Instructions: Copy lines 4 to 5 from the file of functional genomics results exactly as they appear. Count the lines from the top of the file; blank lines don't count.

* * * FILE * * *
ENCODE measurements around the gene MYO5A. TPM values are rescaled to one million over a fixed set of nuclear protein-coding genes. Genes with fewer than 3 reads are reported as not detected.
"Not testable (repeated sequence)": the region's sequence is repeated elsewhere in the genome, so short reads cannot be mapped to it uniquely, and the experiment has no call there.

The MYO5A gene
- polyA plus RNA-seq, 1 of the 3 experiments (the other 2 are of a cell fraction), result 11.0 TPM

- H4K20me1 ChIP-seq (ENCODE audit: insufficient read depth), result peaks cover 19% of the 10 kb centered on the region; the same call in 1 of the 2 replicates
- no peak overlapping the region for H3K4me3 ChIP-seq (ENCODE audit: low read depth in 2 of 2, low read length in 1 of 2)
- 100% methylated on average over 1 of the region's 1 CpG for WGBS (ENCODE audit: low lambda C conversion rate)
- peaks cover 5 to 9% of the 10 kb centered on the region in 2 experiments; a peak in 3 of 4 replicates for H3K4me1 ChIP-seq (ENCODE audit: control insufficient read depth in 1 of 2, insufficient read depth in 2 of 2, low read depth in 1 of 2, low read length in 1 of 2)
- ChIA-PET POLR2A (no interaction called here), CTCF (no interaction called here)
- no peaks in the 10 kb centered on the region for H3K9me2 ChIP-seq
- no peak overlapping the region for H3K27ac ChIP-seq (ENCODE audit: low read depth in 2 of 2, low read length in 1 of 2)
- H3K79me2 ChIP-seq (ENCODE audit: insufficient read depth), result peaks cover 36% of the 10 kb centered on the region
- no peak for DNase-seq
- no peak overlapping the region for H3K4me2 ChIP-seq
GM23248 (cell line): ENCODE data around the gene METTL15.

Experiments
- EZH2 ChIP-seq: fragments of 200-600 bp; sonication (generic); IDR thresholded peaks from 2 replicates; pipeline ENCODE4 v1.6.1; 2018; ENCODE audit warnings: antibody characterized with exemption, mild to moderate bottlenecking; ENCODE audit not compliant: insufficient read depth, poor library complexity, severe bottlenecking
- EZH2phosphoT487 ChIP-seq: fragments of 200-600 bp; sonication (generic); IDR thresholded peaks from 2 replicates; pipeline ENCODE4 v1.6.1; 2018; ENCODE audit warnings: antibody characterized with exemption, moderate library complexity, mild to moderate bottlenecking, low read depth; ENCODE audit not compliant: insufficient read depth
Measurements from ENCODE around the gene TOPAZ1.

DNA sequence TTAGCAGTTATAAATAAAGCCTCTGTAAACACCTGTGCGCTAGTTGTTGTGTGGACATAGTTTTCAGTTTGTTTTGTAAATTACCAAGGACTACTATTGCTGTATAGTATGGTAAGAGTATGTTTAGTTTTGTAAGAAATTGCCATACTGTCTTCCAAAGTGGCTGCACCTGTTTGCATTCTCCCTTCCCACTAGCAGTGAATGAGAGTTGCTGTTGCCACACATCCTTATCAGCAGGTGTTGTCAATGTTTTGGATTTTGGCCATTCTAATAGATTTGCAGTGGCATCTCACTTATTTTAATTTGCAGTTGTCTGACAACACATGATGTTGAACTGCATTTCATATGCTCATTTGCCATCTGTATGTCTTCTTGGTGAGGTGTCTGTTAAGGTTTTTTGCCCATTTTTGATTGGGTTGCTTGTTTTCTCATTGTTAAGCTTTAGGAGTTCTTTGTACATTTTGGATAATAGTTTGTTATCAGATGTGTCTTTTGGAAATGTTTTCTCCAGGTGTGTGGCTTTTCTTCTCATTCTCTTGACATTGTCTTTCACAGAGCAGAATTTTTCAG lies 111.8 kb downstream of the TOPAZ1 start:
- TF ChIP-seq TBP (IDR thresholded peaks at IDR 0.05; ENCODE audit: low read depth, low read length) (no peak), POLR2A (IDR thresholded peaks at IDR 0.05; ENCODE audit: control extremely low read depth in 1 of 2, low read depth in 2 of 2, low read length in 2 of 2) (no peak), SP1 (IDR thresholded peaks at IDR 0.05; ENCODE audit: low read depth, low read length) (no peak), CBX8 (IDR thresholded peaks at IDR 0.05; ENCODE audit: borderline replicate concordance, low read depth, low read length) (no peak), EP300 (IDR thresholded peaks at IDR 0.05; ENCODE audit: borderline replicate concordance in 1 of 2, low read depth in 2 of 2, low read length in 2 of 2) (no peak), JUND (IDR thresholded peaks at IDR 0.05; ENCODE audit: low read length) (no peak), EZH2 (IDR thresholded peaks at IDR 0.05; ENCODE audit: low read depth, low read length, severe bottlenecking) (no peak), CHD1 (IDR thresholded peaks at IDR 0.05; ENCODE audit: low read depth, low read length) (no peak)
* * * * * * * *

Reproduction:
- polyA plus RNA-seq, 1 of the 3 experiments (the other 2 are of a cell fraction), result 11.0 TPM

- H4K20me1 ChIP-seq (ENCODE audit: insufficient read depth), result peaks cover 19% of the 10 kb centered on the region; the same call in 1 of the 2 replicates